Researchers have acknowledged that most of the cognitive tests fail to predict whether someone has Alzheimer's disease or vascular dementia.
Both Alzheimer's disease and vascular dementia affect learning and memory, behaviour and day-to-day function.
The researchers suggest when older people are confused and forgetful, doctors should base their diagnoses on many different types of information, including medical history and brain imaging.
Dr Jane Mathias and Jennifer Burke, M.Psych.(Clinical), both from the University of Adelaide, analysed 81 previously published studies that compared the cognitive testing of people diagnosed with dementia of the Alzheimer's and vascular type .
Of the 118 different tests that were used only two were able to adequately differentiate between Alzheimer's and vascular dementia.
The Emotional Recognition Task (the ability to identify facial expressions in photographs and match emotional expressions to situations, at which people with Alzheimer's were better) and Delayed Story Recall (at which people with vascular dementia were better), were the only tests that appeared to reliably tell the two groups apart.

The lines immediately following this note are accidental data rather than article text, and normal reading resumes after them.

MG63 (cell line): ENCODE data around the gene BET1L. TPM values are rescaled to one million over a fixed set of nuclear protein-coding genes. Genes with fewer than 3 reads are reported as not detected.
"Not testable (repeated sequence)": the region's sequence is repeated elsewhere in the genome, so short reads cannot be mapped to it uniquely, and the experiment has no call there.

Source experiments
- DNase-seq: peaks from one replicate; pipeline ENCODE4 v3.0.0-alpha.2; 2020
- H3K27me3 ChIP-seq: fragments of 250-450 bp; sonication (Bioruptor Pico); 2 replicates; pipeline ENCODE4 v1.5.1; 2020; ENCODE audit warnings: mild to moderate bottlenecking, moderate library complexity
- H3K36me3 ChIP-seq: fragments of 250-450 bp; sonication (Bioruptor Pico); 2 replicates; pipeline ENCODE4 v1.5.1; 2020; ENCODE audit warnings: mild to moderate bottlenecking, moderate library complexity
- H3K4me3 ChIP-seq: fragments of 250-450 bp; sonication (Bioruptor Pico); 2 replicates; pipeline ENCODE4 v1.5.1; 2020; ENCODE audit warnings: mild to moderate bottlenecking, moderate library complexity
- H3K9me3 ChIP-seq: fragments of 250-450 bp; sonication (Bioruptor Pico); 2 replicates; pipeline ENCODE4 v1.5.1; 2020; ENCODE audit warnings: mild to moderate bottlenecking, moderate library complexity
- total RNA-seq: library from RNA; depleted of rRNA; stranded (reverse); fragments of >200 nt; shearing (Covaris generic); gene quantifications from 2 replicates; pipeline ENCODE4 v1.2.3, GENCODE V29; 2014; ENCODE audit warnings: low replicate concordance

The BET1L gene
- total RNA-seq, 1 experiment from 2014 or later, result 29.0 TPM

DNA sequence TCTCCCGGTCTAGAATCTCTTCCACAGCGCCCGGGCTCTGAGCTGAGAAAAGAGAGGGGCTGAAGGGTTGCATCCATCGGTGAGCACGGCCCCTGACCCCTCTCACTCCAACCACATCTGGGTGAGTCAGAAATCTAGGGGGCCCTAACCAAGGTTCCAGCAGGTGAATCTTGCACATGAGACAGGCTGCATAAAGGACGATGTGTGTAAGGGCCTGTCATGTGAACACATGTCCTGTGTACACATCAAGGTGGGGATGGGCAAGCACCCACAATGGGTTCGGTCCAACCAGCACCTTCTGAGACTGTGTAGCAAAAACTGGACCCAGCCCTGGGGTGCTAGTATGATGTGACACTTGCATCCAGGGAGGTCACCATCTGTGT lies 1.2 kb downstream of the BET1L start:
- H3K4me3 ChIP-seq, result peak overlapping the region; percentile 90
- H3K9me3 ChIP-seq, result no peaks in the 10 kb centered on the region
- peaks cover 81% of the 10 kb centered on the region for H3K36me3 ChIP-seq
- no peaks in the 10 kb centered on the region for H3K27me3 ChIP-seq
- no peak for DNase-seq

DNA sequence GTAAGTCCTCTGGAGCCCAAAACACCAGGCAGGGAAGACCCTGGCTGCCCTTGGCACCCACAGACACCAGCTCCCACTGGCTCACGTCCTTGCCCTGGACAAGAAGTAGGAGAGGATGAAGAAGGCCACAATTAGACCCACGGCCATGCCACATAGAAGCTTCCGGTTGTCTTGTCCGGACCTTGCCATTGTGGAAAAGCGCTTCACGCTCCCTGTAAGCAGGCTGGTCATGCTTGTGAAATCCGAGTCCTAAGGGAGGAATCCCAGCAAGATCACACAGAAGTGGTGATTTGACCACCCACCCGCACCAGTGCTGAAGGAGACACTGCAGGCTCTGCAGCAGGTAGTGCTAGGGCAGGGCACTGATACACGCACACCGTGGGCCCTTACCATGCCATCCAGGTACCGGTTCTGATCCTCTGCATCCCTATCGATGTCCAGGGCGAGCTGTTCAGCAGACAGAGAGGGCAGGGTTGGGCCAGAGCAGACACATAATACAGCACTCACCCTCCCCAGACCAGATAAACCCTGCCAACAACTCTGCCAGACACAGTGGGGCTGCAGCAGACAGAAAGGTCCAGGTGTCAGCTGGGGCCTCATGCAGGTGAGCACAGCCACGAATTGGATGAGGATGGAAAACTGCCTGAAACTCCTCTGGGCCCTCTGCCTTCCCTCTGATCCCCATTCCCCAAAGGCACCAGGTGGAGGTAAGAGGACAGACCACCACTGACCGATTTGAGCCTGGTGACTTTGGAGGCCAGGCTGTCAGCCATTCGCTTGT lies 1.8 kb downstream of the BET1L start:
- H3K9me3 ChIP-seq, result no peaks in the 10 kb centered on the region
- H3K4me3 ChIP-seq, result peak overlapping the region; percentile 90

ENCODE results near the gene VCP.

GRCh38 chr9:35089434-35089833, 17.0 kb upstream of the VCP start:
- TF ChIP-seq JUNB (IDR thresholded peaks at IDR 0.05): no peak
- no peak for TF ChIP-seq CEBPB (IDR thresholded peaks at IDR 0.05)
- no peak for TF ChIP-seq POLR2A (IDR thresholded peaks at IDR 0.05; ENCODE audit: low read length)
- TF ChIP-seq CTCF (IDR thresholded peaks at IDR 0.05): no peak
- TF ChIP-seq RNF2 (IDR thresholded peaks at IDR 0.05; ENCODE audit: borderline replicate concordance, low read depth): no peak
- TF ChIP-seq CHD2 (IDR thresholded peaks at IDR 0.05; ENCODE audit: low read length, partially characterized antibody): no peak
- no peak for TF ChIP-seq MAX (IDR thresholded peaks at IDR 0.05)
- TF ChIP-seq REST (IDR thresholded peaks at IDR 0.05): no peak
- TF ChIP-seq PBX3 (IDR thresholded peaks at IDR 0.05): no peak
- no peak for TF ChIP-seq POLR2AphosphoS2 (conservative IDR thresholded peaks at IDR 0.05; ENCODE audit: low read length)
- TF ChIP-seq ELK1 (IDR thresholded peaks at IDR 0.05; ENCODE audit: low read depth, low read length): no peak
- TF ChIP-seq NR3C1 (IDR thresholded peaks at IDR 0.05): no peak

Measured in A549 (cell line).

Many commonly used tests-such as Digit Span (repeating a set of numbers forward, backward), verbal fluency (generating words by first letter or category, such as animals), drawing tasks and more - were unable to distinguish between dementia types. While these tests may assist in diagnosing dementia, they do not adequately discriminate between Alzheimer's disease and vascular dementia," wrote the authors.
They suggest that all cognitive tests should be used cautiously and only in conjunction with other information (imaging, medical history) when diagnosing patients.
The study appears in the journal Neuropsychology.